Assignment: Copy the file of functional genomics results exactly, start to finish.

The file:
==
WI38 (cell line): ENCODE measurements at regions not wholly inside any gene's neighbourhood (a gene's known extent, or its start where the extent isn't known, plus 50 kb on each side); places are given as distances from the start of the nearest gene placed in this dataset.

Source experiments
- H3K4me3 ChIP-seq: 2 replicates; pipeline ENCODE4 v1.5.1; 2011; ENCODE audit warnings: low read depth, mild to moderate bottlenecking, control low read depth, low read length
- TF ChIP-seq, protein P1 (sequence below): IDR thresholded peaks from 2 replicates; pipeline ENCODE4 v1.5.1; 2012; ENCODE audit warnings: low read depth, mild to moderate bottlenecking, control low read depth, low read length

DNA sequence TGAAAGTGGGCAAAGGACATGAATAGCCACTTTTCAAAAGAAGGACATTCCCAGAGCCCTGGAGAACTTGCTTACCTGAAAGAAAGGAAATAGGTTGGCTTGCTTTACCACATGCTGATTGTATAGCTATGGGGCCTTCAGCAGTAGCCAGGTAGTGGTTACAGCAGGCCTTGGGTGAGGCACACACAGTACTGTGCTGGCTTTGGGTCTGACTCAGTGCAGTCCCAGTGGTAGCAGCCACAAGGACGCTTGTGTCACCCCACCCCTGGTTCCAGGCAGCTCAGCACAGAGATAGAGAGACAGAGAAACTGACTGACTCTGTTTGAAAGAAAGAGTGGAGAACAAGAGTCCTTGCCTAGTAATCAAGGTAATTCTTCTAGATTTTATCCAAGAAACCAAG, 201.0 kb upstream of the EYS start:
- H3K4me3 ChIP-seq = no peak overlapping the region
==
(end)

WI38 (cell line): ENCODE measurements at regions not wholly inside any gene's neighbourhood (a gene's known extent, or its start where the extent isn't known, plus 50 kb on each side); places are given as distances from the start of the nearest gene placed in this dataset.

Source experiments
- H3K4me3 ChIP-seq: 2 replicates; pipeline ENCODE4 v1.5.1; 2011; ENCODE audit warnings: low read depth, mild to moderate bottlenecking, control low read depth, low read length
- TF ChIP-seq, protein P1 (sequence below): IDR thresholded peaks from 2 replicates; pipeline ENCODE4 v1.5.1; 2012; ENCODE audit warnings: low read depth, mild to moderate bottlenecking, control low read depth, low read length

DNA sequence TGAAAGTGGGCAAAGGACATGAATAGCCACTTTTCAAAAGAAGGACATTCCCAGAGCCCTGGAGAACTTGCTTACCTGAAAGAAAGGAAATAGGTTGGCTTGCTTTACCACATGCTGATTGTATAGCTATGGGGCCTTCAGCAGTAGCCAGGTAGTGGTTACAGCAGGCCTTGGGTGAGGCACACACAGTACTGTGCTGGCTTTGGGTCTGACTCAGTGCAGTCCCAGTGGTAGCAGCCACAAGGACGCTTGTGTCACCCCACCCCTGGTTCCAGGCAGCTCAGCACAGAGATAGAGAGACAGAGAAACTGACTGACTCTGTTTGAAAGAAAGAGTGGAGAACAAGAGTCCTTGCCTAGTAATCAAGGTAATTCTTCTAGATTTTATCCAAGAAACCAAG, 201.0 kb upstream of the EYS start:
- H3K4me3 ChIP-seq = no peak overlapping the region